College Partner Violence in the Digital Age: Explaining Cyber Aggression Using Routine Activities Theory
Partner violence is prevalent in contemporary society, and certain groups of individuals such as college students are particularly at high risk for becoming involved in aggressive relationships. Cyber aggression is an emerging area of societal concern; however, little is known about the prevalence of these online behaviors between romantic partners. Because of the dearth of literature on cyber aggression among current and former intimate partners, this study examines the correlates of partner cyber aggression using the routine activities theoretical perspective among a sample of undergraduate students at a large Midwestern university. The results revealed that 71% of respondents perpetrated and 75% were victimized by at least one aggressive cyber behavior during the past 12 months. Correlates of partner abusive cyber aggression included athletic participation, increased time online, more text messages received, experiencing sexual abuse, lower self-esteem, being drunk more often, and more online guardianship; receiving more texts, experiencing more physical abuse, and more online guardianship were associated with cyber aggression victimization. The theoretical and policy implications of these findings were also discussed.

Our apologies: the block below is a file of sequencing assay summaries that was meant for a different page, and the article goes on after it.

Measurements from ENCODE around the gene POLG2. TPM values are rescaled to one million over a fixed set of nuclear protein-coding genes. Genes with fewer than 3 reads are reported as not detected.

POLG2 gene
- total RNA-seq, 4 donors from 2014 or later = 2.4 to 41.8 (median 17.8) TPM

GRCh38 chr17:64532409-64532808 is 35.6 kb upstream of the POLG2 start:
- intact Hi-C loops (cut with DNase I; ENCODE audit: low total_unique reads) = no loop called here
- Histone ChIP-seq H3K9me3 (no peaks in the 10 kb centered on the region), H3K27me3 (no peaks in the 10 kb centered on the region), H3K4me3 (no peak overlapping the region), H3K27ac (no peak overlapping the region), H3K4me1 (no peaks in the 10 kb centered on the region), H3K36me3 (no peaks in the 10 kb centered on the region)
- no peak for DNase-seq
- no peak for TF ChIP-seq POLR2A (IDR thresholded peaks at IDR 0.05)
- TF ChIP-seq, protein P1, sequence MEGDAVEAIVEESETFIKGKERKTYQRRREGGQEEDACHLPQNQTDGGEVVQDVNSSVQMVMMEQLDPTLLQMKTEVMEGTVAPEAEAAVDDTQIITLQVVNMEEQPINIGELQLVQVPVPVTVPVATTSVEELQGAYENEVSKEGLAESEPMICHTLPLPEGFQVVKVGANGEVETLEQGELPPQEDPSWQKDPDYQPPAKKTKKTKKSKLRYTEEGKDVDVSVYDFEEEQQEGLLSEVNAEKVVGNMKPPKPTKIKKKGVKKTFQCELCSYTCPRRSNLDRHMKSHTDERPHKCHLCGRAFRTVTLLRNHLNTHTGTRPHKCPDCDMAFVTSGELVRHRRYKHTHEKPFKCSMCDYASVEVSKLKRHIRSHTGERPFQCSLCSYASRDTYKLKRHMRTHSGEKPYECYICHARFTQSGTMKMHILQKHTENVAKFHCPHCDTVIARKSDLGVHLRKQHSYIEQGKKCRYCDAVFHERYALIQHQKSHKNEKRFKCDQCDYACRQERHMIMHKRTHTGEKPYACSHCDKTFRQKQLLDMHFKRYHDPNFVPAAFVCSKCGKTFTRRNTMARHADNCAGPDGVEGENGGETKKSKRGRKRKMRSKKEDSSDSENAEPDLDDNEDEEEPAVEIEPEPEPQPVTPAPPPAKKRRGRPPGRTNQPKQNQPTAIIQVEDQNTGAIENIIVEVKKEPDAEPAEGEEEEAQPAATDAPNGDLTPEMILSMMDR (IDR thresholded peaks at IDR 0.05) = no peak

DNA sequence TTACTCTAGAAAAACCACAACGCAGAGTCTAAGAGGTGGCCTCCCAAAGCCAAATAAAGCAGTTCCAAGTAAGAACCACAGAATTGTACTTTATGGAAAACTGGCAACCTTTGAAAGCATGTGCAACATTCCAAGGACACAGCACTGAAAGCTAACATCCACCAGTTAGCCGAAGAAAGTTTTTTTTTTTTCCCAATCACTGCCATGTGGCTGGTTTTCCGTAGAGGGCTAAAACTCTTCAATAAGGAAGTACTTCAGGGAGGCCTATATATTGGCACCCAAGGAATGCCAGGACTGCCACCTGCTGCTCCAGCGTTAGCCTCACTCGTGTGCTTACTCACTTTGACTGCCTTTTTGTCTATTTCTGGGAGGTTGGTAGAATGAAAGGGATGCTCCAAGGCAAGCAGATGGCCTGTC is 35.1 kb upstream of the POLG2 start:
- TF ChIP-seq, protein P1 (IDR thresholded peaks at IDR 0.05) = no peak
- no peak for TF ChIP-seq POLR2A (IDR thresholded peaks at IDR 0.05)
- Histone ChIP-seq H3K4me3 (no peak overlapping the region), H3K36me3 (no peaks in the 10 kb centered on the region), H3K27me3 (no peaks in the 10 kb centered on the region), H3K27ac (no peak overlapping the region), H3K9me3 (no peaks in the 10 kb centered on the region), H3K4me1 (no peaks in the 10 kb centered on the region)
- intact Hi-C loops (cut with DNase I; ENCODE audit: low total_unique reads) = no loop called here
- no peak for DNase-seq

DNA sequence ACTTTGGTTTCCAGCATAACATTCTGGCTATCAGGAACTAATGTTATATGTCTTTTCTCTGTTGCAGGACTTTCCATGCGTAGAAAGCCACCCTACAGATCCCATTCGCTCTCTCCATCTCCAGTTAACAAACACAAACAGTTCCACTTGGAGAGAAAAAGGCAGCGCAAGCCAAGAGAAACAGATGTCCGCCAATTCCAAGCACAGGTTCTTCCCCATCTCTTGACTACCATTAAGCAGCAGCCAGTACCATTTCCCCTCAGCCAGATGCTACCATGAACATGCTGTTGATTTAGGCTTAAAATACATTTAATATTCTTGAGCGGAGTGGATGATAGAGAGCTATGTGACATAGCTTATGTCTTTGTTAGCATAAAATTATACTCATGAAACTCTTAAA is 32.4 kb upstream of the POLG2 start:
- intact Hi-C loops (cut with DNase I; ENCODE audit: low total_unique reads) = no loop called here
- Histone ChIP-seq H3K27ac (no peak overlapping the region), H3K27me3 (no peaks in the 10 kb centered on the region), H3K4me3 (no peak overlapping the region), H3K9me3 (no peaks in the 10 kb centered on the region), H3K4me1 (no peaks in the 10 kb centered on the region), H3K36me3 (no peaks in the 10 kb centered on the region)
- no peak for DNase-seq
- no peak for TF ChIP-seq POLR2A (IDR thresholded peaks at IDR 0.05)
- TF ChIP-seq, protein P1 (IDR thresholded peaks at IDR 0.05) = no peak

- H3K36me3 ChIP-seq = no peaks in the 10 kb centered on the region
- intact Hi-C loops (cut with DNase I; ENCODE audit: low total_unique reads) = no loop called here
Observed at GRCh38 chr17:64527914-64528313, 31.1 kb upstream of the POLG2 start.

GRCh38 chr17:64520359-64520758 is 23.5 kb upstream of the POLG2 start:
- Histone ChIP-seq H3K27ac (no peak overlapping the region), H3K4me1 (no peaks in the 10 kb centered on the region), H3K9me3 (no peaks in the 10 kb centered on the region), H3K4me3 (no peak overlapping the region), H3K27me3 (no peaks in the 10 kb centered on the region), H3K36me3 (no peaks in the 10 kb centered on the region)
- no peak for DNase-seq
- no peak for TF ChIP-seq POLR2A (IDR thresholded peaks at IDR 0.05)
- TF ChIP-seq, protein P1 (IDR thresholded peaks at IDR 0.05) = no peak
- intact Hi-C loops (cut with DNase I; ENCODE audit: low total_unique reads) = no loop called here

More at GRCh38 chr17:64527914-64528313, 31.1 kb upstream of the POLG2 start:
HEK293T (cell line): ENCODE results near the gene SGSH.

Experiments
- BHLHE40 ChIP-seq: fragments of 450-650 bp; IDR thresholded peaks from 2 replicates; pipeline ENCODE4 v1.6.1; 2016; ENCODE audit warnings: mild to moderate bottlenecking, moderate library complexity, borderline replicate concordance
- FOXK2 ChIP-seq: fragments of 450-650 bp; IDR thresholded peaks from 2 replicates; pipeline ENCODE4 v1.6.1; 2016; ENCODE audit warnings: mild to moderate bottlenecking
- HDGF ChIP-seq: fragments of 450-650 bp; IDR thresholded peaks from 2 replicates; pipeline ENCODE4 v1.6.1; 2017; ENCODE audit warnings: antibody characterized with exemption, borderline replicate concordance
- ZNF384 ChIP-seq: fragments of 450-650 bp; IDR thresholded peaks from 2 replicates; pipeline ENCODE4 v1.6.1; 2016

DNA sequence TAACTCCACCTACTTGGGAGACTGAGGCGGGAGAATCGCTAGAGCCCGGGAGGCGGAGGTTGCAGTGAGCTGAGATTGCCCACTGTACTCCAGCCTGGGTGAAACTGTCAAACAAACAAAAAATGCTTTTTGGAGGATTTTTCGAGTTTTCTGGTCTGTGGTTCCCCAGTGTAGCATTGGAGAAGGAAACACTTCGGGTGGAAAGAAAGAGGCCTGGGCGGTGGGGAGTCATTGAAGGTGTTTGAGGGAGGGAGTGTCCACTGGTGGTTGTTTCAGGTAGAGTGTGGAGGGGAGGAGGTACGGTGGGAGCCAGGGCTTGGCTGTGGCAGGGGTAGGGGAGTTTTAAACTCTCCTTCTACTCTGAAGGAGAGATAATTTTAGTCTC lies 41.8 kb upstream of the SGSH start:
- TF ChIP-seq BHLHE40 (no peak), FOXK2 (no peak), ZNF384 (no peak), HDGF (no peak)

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Document Type: Research Article
Publication date: April 1, 2018
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